The Streit Council seeks effective democratic government, nationally and internationally, on the basis of the following principles:
1. Government is a means to freedom and solidarity, not an end in itself.
Excessive, insufficient and inefficient government have historically impaired the human aspiration to freedom and solidarity with others. Democracy mitigates these shortcomings to the benefit of the individual. People in democracies have the right and responsibility to hold their governments’ domestic and foreign policies to this standard.
2. Democracies still hold the keys to their future.
In domestic and foreign policy, democracies hold the greatest ability to preserve, and responsibility for, the democratic way of life. They possess a unique capacity for reform, cooperation and integration.
3. Solidarity over fracture.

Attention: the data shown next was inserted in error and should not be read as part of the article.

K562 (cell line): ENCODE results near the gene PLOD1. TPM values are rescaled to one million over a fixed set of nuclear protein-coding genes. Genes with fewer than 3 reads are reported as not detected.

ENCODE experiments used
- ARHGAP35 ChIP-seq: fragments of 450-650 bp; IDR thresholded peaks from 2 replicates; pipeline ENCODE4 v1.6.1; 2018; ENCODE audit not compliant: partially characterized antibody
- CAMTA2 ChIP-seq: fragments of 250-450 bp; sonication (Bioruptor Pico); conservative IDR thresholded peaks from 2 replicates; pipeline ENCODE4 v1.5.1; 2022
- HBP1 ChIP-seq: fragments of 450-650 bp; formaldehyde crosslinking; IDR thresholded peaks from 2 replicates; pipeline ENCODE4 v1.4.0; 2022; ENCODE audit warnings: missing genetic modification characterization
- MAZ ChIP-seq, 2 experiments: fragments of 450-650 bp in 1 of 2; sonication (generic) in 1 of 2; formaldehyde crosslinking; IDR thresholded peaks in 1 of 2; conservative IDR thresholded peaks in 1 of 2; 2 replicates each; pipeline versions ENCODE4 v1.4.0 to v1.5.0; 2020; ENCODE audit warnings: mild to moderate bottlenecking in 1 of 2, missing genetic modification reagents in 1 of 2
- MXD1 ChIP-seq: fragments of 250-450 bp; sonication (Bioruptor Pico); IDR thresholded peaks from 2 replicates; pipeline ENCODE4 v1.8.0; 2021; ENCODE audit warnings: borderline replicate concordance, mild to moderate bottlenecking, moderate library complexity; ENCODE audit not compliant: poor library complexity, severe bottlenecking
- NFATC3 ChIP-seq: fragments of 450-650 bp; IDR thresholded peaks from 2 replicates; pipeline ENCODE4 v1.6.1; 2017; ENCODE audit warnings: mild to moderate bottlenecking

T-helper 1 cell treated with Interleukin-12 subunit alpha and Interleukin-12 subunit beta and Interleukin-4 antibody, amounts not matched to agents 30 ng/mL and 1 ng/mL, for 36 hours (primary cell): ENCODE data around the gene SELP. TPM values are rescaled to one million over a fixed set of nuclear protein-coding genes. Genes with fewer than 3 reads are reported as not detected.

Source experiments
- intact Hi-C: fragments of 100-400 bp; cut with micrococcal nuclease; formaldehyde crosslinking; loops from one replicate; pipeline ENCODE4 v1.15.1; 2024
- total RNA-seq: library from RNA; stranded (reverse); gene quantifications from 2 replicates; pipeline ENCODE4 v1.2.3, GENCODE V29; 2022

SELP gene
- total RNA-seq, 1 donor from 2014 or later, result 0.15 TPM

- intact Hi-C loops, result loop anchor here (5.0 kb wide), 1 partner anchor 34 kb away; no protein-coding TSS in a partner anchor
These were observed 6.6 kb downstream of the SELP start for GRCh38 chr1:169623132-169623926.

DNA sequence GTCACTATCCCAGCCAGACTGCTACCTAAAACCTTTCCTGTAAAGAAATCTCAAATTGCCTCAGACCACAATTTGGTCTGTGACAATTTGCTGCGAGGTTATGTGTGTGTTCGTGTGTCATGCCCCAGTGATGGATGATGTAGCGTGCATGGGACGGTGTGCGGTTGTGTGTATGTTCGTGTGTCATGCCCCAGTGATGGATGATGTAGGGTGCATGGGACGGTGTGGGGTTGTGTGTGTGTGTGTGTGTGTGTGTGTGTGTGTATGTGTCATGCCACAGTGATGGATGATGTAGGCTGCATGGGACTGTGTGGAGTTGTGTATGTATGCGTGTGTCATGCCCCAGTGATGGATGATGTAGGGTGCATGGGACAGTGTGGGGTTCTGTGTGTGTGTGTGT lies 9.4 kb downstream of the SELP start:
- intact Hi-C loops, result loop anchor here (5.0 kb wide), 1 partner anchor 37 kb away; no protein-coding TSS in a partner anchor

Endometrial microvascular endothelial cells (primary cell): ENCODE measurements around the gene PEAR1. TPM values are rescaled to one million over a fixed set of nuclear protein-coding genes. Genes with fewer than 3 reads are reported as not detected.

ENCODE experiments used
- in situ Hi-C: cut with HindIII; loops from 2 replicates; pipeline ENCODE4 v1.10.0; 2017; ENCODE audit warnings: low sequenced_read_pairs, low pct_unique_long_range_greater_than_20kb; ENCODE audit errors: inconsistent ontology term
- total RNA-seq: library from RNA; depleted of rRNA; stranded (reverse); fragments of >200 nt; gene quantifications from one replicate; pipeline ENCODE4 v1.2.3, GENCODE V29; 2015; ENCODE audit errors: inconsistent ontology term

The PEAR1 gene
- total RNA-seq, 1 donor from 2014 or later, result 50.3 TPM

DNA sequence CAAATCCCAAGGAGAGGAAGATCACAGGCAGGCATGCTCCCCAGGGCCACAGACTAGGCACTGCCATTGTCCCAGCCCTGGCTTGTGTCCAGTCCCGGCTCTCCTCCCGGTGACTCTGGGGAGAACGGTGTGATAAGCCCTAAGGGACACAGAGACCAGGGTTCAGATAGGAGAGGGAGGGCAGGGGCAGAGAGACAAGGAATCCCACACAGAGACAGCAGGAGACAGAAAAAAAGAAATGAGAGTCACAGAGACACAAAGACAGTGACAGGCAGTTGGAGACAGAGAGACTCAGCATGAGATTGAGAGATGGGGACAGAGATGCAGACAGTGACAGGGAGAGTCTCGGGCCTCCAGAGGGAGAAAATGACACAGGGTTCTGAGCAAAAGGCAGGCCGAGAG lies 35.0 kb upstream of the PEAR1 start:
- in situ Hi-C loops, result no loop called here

The contractual foundations of democratic societies erode when their common challenges are addressed by circumventing citizens. Domestic and foreign policies that pit democratic peoples against one another have historically exacerbated this disconnect.
4. Freedom and solidarity through union.
Relations between democracies should further develop on the basis of federal principles to fully empower individual citizens. A fully developed union of democracies can serve as a lodestar for this approach.
5. Democracies have a responsibility to their citizenry and the wider world.
Any qualitative step toward a more just and peaceful international order must be centered on the individual. This can be achieved through the application of democratic and federal principles to international institutions. The degree to which democracies can serve as an example of this model’s success – and drive the wider adoption needed to transform the international system to the benefit of all people – largely depends on the extent to which they work together.